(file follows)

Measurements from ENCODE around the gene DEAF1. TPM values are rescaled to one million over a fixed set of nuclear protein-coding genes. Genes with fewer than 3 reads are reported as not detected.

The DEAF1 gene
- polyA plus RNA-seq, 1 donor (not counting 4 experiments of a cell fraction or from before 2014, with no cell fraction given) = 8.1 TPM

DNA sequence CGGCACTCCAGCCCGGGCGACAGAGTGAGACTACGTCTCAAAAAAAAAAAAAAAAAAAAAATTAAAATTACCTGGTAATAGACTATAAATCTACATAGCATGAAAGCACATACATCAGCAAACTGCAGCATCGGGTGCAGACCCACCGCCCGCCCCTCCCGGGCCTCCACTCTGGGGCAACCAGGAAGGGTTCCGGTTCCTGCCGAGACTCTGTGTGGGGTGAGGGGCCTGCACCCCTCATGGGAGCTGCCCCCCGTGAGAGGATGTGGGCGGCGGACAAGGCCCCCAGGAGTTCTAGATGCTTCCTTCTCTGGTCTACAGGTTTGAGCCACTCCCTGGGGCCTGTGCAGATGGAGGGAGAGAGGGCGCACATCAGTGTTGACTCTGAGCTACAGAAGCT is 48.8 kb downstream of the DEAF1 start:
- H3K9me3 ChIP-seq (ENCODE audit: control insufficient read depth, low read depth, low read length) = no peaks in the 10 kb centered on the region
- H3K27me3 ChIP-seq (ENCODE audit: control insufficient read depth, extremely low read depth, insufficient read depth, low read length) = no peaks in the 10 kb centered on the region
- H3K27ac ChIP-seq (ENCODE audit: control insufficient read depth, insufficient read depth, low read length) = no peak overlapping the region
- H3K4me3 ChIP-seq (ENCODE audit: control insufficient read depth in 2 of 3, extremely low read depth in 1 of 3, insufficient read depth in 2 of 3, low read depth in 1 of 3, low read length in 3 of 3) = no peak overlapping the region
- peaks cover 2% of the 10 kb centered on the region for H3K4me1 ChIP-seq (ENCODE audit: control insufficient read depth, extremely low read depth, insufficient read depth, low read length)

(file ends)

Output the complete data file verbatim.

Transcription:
Measurements from ENCODE around the gene DEAF1. TPM values are rescaled to one million over a fixed set of nuclear protein-coding genes. Genes with fewer than 3 reads are reported as not detected.

The DEAF1 gene
- polyA plus RNA-seq, 1 donor (not counting 4 experiments of a cell fraction or from before 2014, with no cell fraction given) = 8.1 TPM

DNA sequence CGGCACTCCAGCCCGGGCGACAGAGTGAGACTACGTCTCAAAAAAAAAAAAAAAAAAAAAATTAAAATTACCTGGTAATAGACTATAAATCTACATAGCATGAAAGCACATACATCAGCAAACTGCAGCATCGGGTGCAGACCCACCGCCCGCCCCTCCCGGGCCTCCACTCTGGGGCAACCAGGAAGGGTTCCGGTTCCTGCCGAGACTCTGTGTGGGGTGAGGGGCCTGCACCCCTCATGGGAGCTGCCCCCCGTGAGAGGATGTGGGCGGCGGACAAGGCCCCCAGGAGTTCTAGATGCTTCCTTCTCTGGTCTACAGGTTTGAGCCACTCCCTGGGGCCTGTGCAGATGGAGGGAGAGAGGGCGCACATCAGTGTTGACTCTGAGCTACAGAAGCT is 48.8 kb downstream of the DEAF1 start:
- H3K9me3 ChIP-seq (ENCODE audit: control insufficient read depth, low read depth, low read length) = no peaks in the 10 kb centered on the region
- H3K27me3 ChIP-seq (ENCODE audit: control insufficient read depth, extremely low read depth, insufficient read depth, low read length) = no peaks in the 10 kb centered on the region
- H3K27ac ChIP-seq (ENCODE audit: control insufficient read depth, insufficient read depth, low read length) = no peak overlapping the region
- H3K4me3 ChIP-seq (ENCODE audit: control insufficient read depth in 2 of 3, extremely low read depth in 1 of 3, insufficient read depth in 2 of 3, low read depth in 1 of 3, low read length in 3 of 3) = no peak overlapping the region
- peaks cover 2% of the 10 kb centered on the region for H3K4me1 ChIP-seq (ENCODE audit: control insufficient read depth, extremely low read depth, insufficient read depth, low read length)